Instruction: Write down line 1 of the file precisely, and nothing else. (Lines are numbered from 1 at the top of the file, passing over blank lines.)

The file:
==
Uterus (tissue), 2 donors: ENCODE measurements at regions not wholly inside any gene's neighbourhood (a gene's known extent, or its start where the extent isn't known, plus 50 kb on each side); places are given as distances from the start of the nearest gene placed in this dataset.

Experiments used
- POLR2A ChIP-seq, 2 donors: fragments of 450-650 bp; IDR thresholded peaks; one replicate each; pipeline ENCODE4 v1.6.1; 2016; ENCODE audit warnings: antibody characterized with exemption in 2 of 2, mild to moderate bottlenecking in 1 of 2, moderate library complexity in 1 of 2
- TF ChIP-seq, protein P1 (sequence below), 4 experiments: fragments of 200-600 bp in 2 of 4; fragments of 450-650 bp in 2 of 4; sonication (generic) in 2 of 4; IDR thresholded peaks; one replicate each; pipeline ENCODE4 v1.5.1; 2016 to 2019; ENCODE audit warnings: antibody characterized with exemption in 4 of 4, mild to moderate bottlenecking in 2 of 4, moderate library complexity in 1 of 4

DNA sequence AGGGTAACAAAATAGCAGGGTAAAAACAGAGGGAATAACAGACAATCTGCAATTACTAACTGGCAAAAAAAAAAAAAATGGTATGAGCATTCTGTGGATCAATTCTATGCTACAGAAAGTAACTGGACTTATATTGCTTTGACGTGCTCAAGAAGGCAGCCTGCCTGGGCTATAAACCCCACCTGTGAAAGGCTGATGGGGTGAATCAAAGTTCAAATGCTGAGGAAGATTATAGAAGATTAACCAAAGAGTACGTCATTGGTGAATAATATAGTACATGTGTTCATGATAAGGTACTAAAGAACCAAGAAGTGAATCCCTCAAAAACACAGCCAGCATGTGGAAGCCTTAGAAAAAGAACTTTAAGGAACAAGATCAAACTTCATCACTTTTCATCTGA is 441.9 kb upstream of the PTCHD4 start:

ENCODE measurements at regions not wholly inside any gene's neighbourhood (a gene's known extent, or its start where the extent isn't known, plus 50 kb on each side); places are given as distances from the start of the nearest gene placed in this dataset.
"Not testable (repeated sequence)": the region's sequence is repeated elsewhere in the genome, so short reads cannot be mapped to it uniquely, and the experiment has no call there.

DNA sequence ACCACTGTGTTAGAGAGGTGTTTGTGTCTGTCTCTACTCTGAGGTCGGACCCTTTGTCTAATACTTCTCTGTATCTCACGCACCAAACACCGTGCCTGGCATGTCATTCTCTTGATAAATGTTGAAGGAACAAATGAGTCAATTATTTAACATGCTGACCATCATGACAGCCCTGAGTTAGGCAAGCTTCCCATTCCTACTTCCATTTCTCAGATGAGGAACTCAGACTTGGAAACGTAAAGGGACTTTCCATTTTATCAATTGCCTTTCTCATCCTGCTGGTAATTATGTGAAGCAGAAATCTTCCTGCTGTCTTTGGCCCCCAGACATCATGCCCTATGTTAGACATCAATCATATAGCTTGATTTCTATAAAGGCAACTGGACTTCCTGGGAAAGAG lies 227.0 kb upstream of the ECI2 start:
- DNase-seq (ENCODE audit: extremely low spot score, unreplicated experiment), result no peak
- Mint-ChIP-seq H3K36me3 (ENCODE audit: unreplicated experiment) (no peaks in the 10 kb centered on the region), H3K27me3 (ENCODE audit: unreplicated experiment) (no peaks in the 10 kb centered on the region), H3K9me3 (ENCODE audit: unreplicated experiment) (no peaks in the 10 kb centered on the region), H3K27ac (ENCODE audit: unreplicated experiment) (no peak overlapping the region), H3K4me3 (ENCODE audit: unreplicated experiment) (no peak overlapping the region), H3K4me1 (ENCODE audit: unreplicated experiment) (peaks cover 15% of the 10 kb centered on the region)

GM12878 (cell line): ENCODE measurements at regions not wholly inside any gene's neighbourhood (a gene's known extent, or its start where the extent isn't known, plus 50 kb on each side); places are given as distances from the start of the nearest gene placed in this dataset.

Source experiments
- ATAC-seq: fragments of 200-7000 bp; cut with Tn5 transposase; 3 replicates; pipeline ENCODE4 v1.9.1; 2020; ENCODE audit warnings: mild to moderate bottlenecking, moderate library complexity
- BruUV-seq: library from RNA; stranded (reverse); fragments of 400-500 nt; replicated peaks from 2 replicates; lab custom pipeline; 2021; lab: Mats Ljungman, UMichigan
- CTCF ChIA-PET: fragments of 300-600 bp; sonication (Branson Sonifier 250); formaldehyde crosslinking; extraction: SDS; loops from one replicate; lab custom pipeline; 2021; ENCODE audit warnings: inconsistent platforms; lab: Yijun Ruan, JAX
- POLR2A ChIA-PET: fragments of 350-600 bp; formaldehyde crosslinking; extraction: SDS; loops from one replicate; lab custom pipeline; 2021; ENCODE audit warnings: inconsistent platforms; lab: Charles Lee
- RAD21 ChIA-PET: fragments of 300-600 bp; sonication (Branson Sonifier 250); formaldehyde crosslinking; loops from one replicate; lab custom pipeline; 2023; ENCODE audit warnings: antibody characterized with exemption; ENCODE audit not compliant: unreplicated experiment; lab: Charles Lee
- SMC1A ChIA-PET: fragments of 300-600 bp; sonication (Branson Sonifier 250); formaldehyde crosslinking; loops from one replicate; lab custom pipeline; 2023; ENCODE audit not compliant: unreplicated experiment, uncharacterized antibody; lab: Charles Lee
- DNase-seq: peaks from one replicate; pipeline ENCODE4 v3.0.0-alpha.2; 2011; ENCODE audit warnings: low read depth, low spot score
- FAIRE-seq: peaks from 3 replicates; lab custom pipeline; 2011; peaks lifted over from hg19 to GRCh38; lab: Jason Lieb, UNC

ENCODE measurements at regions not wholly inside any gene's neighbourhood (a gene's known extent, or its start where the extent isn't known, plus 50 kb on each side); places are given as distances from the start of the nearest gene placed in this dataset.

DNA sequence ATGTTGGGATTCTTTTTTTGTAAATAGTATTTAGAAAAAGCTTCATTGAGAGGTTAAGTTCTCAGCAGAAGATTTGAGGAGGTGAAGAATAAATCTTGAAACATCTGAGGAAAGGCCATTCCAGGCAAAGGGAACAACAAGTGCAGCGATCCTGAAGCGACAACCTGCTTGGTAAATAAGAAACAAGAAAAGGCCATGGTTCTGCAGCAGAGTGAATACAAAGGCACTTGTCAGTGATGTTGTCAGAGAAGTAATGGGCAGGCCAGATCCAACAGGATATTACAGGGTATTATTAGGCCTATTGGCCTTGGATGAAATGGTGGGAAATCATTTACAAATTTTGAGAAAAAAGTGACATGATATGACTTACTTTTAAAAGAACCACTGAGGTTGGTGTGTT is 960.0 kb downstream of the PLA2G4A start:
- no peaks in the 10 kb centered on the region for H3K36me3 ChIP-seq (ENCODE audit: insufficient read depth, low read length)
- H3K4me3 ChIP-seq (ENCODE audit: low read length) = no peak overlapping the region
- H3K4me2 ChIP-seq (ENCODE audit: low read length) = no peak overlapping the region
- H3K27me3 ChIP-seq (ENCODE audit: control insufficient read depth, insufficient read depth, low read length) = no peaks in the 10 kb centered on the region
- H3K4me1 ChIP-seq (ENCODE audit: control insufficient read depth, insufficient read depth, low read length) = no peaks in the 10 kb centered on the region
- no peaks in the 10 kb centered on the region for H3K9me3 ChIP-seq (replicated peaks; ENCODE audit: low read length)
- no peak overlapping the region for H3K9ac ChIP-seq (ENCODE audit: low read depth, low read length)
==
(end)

Uterus (tissue), 2 donors: ENCODE measurements at regions not wholly inside any gene's neighbourhood (a gene's known extent, or its start where the extent isn't known, plus 50 kb on each side); places are given as distances from the start of the nearest gene placed in this dataset.